On the treadmill at the gym one morning, I listened to an episode from a new podcast I’ve discovered called Armchair Expert, hosted by Dax Shepard (who’s married to actress Kristen Bell).
This podcast featured Wendy Mogel, an author and child psychologist I’d never heard of before.
I found Wendy’s insights fascinating, especially because I have young kids and I know that one day they will be on their own (scary!)
The point that really stuck with me was this:
So if you don’t let children deal with pain, rejection, loss while they are growing up, they won’t develop mechanisms to deal with these feelings when they eventually go on their own to experience life. And when they do leave the nest and realize that they are not the center of the universe, they are more likely to turn to opiates and other drugs, depending on how they want to feel at that moment (!), namely ‘up’ or ‘down.’
LET YOUR KIDS EXPERIENCE HEARTACHE, LONGING, AND DISAPPOINTMENT.
This whole idea makes me want to systematically break one of my kids’ favorite toys each week to train them. Thanks Wendy. (Just kidding. Well, I may start throwing away Lego pieces. One a day. OK fine, just the ones I step on; the ones that really really hurt).
Another point Wendy made was that we need to develop the courage to be in uncomfortable situations – Something that inevitable happens when we travel and put ourselves in social situations.
Life is dread, dread, dread, joy. Repeat.
I liked it. A dose of the truth about life. Stuff that we all experience to some degree, which means that we are not alone.
Here is a link to Wendy's website: http://wendymogel.com/ and here are links to some of Wendy’s books.
Have a listen and let me know what you think :)
1) Sit down and think back to some of your fondest memories from your childhood. You could probably write a lot about each one.
First things first: Before you start writing about something, you need to consider these questions:
a) Who will care about this topic?
b) Why will they care about it?
You must remember that the things you know about could provide value to others who might not be familiar with the topic.
2) Another nonfiction article topic you can write about are your hobbies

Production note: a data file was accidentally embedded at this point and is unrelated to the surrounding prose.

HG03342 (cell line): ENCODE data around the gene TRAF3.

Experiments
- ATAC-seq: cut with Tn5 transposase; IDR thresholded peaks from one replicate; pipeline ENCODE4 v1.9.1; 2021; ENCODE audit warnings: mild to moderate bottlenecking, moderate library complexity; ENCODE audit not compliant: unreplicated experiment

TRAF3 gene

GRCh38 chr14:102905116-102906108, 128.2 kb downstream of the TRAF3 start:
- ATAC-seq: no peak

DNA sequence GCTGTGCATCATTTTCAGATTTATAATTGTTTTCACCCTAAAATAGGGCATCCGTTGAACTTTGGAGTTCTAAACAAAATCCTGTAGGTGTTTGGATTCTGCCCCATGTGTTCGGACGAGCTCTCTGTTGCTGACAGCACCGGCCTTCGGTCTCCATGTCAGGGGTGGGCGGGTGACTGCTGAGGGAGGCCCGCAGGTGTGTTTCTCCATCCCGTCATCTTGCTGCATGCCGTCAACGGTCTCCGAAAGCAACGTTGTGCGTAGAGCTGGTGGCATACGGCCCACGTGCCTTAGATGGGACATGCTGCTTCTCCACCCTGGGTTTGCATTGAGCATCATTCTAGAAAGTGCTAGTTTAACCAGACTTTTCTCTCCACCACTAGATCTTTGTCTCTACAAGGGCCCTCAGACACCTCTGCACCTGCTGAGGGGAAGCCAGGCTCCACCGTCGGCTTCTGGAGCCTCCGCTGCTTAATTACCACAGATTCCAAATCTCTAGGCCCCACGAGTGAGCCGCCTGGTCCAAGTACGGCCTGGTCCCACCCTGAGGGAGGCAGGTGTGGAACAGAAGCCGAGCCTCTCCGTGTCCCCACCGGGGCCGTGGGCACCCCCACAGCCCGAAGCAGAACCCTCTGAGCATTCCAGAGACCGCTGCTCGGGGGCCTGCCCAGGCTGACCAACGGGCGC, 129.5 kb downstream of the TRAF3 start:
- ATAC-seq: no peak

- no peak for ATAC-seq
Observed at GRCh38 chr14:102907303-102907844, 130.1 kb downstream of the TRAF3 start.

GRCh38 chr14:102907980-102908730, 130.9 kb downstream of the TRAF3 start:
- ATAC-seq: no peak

Are you obsessed with football? Mountain biking? Calisthenics? Hollywood actors? Makeup?
Your deep knowledge on these or any other subject, if written in an interesting way, is sure to interest others.
3) Make Use of Your Education and/or Work Experience
Your unique experiences at work school can be a great source for your writing. Readers relate to this sharing of experience.
For example, if your hobby all through school and beyond is learning about and building websites, then you have plenty of interesting things to write about.
Sample article titles:
9 Top Tips on Building Your Own Website [for free]
How to Choose the Best Platform for Your New Website
A Beginner’s Guide to Website Building
4) Use the Experience of Others
You don’t always need to draw on your own experience to create original content.
If your family business is a coffee shop, then details about this business, put into a nonfiction article, are what many people would likely want to learn about.
Sample article titles:
The Price of Coffee in the Last 10 Years
7 Best New Ways to Enjoy Coffee
Where to Find the Freshest Coffee Beans in the City
5) Decide: Part time or full time?
Pros of being a freelancer
You have flexibility with your schedule.
You have to learn to:
- juggle deadlines
- hussle to get paid
- spend time nurturing relationships
Pros of belonging to an organization
- you are up to date on what’s new
- you get a regular paycheck
- you receive benefits
Decide: Specialize or write about anything?
Pros of specialising:
- easier to think of ideas to write about
- know where to go to get research info
- know what main issues of topic are
- know what to watch out / listen for in newsfeeds
- it may take a while for you to become known as a specialist.
Pros of NOT specialising
- you continue to learn about new things
- you can pick a topic that pays more than others
- you can write about trends (that interest you) as they appear
- you may be writing about topics and issues you have no interest in
In the end, whatever you choose to write about in your nonfiction article, make sure to put the time into crafting an article that is both interesting and well written.
Good luck! :)
Source: Writing Articles About the World Around You, Marcia Yudkin
I love reading - ALL kinds of books, especially narrative nonfiction, health and fitness and a good thriller here and there. I live in Athens, Greece and have clients for whom I edit texts all around the world. Which makes me a digital nomad. Love it.